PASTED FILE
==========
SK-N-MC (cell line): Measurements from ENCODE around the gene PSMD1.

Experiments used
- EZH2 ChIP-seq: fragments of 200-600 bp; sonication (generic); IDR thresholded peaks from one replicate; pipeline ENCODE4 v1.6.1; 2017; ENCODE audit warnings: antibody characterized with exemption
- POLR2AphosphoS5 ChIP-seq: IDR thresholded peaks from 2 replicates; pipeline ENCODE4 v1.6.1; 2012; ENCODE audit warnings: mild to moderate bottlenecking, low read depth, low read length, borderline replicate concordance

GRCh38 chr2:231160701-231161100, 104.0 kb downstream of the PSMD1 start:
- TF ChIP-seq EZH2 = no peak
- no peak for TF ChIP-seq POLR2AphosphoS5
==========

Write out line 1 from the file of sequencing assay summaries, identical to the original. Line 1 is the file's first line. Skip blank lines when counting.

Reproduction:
SK-N-MC (cell line): Measurements from ENCODE around the gene PSMD1.